Roger-Pol droit- 101 Experiments in the Philosophy of Everyday Life
82 Swallow your emotion
We tend to forget that the ideal among the best of men for many a century, was to rid themselves of their emotions. Being able to shrug off that chaos, dump that load, stifle those harmful fires- these were noble tasks.
Romanticism, it must be admitted, has not helped us in this forgetting. It turned emotions into a huge adventure, and treated them as signs of great destiny. Under its influence, they have become glorious, and some times grandiose. Enviable, at any rate. The classical age, the inheritors of Antiquity, did everything they could to marginalize them. Emotions were to be banished.
Examine the ideal of the Sage in Antiquity. If the Sage is happy and to be admired, it is because he has freed himself from the tyranny of emotions. He lives beyond their reach. He ignores them, having become impermeable to their existence. The Sage is never moved.
You will probably never be a Sage. But try all the same to swallow an emotion. When it arises, refuse to go along with it. Regard it as you would a boil, an inflammation, a temporary swelling. Try and look at it from without, from where it seems laughable and unpleasant. Don’t enter into the emotion. If you find yourself inside it, find a way out. Press it down. But don’t get too involved with that task either. Let it go.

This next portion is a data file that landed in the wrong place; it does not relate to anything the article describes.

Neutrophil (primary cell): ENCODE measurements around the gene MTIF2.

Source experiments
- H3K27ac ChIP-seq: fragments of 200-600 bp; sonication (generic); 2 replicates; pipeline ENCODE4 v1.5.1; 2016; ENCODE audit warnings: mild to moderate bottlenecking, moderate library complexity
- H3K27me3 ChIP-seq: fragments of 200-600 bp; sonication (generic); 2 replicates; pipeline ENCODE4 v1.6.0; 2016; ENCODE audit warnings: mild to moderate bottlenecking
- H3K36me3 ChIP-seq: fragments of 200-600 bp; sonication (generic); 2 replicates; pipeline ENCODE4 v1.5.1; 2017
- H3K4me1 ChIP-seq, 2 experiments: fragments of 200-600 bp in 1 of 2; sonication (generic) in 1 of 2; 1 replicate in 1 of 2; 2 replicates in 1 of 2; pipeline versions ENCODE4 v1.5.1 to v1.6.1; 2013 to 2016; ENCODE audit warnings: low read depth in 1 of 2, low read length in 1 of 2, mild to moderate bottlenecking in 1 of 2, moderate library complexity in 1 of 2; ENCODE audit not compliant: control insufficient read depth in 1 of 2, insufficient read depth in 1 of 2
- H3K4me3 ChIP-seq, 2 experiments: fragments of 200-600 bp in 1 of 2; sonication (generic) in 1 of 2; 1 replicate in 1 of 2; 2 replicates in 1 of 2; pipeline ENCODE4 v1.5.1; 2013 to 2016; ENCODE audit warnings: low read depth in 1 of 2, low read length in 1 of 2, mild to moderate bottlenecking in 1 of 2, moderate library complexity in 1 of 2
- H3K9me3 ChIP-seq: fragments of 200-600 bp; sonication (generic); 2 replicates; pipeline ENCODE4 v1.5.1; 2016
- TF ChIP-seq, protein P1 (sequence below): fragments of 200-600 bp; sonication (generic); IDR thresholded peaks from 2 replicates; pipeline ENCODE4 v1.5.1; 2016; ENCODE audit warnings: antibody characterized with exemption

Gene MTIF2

Naturally, this is sometimes very difficult to do. If you are tormented by some anxiety, submerged in some dread, transported by some joy, swallowing emotions promptly and completely is sometimes scarcely possible. But not impossible. The important thing is to set yourself an ideal. Either a life without sadness or panic, without heat or enthusiasm, a storm-free existence. Or else a life made up of contrast, implosions, terrors and ecstasies, laughter and tears. Try experimenting with the foretaste of one of then the other. Or else, if you can, invent an alternative.
Humanity will be forever in your debt.
Droit, Roger-Pol (2002) 101 Experiments in the Philosophy of Everyday Life, London: Faber and Faber. (Droit, Roger-Pol, p.165)